Is The NRA On Life Support? Why The Coronavirus Could Kill The Gun Lobby

Source: Forbes - View Original Article
Published: May 04, 2020
Category:
Bias Rating:

61% Liberal


Bias Score Calculation:


Policies:

Gun Control

Sentiments

97% "Even before the pandemic the NRA was facing strong headwinds.""
96% "In the wake of the coronavirus pandemic, the National Rifle Association, one of the most powerful lobbies in American politics, just announced that it ..."
94% "In the memo, LaPierre strikes a defiant tone with respect to the challenges, claiming we will rise from this stronger and well positioned to ..."
93% "While the base of NRA members remains strong, its convention and its various fundraisers are the lifeblood the NRA needs to turn those members ..."
84% "This is why the fact that the current situation is so dire for the NRA.""
82% "In a memo to NRA staff obtained by the Associated Press, NRA CEO Wayne LaPierre outlined pandemic-induced cross-the-board staff salary reductions, as well as ..."
78% "It is facing increased regulatory scrutiny in New York state (where it is chartered) and increased public backlash for its positions opposing common sense ..."
77% "The NRA, which claims to have over 5 million members, has also been forced follow the cancellation of its annual convention in April with ..."
71% "All of this comes at a time when the NRA is typically flexing its muscles in an election year, rallying its base and mobilizing ..."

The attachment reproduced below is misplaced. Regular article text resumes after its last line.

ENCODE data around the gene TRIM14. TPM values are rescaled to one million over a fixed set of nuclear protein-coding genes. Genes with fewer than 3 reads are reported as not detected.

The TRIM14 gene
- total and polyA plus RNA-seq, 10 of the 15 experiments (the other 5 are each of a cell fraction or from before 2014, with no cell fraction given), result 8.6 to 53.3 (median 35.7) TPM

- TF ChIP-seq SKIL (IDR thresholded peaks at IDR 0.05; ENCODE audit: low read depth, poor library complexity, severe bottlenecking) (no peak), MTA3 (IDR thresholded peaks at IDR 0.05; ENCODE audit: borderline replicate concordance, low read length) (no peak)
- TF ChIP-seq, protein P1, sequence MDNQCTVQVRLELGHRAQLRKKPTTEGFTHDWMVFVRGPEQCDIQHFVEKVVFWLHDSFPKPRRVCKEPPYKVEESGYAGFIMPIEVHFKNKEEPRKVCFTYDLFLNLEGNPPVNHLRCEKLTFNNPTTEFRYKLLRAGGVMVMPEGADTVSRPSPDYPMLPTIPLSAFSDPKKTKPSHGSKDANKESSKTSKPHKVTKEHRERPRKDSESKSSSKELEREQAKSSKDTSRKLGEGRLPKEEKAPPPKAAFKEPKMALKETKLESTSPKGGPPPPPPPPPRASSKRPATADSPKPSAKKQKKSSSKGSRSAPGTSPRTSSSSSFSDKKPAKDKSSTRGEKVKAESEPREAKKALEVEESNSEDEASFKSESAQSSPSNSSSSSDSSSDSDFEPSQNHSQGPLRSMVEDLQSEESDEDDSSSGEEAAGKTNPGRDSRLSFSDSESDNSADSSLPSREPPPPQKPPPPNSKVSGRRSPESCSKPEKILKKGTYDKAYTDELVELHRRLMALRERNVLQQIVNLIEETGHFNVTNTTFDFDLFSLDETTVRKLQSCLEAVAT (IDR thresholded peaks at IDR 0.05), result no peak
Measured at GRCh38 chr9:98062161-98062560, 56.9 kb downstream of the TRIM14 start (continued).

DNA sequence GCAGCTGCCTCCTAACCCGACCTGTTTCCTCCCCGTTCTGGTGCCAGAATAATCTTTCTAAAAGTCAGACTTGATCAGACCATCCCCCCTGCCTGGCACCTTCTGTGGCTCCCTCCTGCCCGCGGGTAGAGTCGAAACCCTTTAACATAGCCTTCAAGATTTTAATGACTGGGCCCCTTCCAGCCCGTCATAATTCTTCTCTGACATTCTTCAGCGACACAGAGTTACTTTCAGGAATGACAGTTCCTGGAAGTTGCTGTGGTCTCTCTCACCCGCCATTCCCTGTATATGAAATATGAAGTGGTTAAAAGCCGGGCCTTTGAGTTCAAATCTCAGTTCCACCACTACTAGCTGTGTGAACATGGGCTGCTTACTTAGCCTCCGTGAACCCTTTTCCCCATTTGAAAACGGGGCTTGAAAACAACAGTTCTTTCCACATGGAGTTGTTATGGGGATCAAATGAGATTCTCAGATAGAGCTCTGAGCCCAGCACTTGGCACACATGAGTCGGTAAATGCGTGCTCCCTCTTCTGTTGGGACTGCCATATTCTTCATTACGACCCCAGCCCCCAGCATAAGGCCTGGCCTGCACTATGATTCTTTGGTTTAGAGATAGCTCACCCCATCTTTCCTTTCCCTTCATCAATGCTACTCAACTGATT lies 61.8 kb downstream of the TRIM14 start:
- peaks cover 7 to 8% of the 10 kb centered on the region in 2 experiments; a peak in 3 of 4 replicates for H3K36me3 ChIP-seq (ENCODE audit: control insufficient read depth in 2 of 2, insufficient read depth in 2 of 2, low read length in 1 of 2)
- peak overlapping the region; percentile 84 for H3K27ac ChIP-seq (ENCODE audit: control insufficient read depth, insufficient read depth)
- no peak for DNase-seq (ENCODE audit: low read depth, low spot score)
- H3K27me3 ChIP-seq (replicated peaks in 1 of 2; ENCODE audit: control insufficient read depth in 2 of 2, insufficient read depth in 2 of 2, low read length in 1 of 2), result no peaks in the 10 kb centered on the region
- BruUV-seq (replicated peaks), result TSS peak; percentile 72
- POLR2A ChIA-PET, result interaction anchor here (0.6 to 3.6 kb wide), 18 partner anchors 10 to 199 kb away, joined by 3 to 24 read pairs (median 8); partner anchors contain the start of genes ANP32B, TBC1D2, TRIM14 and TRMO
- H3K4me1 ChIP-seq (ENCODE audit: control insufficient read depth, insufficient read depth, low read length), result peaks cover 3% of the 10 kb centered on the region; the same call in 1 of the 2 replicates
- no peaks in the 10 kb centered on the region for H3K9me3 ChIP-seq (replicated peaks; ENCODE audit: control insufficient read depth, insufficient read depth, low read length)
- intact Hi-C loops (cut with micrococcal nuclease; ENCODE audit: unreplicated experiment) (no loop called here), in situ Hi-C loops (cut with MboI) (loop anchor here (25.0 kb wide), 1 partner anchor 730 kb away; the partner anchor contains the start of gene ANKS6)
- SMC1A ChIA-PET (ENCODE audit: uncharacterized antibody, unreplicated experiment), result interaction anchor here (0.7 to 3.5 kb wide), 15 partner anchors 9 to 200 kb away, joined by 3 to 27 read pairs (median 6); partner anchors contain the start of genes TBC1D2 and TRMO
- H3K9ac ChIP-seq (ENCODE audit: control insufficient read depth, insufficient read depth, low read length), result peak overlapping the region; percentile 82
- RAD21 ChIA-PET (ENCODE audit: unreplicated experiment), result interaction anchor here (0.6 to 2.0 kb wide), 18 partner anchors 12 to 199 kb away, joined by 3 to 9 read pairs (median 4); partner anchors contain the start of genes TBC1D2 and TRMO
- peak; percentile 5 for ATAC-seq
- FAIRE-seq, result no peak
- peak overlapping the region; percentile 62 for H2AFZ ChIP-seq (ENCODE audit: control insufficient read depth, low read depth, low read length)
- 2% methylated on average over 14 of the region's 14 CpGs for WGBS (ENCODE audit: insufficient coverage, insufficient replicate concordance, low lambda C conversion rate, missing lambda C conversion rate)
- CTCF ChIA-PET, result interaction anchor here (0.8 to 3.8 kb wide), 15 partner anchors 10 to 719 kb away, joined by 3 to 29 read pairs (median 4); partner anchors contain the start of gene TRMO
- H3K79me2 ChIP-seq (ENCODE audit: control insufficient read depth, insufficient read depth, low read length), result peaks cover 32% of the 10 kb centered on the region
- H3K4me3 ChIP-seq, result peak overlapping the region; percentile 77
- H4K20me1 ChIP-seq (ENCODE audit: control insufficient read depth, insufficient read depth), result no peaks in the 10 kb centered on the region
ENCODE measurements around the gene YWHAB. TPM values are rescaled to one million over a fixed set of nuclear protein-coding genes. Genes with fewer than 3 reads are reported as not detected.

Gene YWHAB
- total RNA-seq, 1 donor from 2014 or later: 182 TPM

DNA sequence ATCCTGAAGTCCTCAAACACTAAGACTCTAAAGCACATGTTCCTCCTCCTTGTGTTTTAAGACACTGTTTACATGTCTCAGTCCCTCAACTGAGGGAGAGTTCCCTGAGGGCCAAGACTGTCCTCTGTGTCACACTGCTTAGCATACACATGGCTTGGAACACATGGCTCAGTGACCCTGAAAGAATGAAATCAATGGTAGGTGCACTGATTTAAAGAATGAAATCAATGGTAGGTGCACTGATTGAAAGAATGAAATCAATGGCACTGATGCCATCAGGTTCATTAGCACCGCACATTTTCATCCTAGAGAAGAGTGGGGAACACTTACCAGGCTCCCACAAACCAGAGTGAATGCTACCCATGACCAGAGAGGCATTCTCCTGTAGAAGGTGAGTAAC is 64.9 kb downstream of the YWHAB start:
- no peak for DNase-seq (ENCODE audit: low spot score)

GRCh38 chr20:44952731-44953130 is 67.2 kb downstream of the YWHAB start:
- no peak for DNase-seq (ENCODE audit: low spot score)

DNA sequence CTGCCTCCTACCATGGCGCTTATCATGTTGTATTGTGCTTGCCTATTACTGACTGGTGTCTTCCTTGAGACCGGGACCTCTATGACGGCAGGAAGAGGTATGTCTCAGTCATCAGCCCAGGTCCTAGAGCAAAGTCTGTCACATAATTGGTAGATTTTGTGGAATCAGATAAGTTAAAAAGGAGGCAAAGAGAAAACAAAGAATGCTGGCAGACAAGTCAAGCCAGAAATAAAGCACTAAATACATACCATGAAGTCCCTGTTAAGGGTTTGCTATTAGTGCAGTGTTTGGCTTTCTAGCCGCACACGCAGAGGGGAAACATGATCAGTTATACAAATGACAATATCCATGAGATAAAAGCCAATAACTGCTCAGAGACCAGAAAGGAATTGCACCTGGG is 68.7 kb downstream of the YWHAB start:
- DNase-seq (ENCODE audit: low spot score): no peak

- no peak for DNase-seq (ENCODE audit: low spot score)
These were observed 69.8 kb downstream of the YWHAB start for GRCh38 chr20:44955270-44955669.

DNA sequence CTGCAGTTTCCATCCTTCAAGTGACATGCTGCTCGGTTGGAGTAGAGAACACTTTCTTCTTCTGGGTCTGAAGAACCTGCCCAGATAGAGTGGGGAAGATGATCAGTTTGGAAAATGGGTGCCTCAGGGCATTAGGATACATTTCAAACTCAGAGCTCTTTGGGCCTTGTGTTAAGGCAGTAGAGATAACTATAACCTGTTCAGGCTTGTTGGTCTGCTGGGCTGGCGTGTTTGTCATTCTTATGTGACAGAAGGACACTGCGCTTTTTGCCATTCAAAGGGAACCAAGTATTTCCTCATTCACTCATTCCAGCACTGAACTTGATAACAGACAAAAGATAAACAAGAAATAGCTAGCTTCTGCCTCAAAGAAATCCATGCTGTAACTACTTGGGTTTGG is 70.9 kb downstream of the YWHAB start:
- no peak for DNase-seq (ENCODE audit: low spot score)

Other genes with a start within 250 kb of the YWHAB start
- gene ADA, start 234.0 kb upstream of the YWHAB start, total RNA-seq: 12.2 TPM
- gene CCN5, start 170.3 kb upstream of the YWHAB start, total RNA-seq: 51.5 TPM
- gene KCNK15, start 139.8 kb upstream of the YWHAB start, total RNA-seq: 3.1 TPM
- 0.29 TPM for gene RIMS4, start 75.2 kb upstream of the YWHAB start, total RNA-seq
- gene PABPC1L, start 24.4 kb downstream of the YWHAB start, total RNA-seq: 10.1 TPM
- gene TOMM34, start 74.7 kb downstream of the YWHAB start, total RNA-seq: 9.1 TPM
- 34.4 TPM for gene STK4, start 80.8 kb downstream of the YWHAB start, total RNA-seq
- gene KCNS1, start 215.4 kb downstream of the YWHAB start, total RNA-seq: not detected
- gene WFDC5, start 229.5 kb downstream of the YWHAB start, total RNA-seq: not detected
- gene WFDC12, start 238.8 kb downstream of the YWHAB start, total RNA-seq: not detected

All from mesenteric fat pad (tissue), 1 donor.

69% "And beyond the outside groups that oppose the power of the NRA to influence public policy, the organization also suffers from internal divisions and ..."

We have listed the top 10 sentiments. More sentiments do exist. Please review the full article for more information.



*Our bias meter rating uses data science including sentiment analysis, machine learning and our proprietary algorithm for determining biases in news articles. The rating is an independent analysis and is not affiliated nor sponsored by the news source or any other organization

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Contributing sentiments towards policy:

97% : Even before the pandemic the NRA was facing strong headwinds.
96% : In the wake of the coronavirus pandemic, the National Rifle Association, one of the most powerful lobbies in American politics, just announced that it has been forced to take substantial measures to scale back its operations, including laying off and furloughing dozens of employees, curtailing fundraising and shortening work weeks.
94% : In the memo, LaPierre strikes a defiant tone with respect to the challenges, claiming "we will rise from this stronger and well positioned to lead the fight to protect our Second Amendment, the First Amendment, and all our constitutional freedoms during the crucial upcoming elections and for years to come."
93% : While the base of NRA members remains strong, its convention and its various fundraisers are the lifeblood the NRA needs to turn those members into contributors.
84% : This is why the fact that the current situation is so dire for the NRA.
82% : In a memo to NRA staff obtained by the Associated Press, NRA CEO Wayne LaPierre outlined pandemic-induced cross-the-board staff salary reductions, as well as even deeper voluntary pay cuts by its leadership.
78% : It is facing increased regulatory scrutiny in New York state (where it is chartered) and increased public backlash for its positions opposing common sense gun control measures, especially after the 2018 massacre of high school students in Parkland, Florida.